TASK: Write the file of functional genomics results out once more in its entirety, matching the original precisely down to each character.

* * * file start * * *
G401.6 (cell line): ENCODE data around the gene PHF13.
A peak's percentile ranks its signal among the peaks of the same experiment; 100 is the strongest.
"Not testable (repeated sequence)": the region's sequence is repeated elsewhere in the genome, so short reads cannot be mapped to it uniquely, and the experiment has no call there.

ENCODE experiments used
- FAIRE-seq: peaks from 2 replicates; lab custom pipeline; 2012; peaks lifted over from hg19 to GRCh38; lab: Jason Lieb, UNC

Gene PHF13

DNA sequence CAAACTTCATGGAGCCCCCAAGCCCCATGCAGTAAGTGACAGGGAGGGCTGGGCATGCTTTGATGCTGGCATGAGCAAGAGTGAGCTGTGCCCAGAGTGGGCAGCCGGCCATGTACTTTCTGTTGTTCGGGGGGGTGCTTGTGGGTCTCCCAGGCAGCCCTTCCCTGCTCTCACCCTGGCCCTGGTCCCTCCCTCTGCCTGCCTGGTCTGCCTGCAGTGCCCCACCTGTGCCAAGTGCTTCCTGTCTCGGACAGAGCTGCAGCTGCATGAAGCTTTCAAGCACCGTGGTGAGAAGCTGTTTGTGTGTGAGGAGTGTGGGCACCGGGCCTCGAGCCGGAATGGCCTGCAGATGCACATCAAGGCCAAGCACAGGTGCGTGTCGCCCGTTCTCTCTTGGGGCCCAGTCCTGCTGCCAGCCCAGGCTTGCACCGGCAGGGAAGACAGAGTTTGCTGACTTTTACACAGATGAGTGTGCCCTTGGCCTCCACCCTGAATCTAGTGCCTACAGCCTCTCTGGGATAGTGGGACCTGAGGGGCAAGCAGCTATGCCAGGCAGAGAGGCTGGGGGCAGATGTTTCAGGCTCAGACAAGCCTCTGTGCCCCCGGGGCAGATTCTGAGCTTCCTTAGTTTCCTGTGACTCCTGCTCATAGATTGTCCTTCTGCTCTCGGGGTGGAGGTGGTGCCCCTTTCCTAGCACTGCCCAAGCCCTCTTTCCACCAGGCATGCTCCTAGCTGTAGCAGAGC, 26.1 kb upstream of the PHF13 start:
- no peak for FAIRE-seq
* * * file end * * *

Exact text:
G401.6 (cell line): ENCODE data around the gene PHF13.
A peak's percentile ranks its signal among the peaks of the same experiment; 100 is the strongest.
"Not testable (repeated sequence)": the region's sequence is repeated elsewhere in the genome, so short reads cannot be mapped to it uniquely, and the experiment has no call there.

ENCODE experiments used
- FAIRE-seq: peaks from 2 replicates; lab custom pipeline; 2012; peaks lifted over from hg19 to GRCh38; lab: Jason Lieb, UNC

Gene PHF13

DNA sequence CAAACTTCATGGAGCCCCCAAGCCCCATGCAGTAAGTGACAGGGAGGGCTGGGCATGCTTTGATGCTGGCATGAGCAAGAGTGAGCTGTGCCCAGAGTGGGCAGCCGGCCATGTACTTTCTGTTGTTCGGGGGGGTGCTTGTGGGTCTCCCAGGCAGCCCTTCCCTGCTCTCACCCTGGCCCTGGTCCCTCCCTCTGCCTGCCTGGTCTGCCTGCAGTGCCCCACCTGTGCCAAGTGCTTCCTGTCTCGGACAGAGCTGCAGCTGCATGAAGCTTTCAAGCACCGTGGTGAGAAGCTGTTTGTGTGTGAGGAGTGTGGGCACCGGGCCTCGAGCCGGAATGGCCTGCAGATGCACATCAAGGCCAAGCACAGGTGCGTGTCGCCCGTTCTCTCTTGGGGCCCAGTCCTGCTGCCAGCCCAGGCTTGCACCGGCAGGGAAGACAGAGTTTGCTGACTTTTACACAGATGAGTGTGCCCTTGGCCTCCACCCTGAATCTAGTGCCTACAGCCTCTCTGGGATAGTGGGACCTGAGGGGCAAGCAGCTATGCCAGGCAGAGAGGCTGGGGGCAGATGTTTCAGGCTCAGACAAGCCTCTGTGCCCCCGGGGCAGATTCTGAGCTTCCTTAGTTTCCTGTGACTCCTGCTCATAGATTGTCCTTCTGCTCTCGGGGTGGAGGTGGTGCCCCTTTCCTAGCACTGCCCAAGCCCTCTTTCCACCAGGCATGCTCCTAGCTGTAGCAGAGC, 26.1 kb upstream of the PHF13 start:
- no peak for FAIRE-seq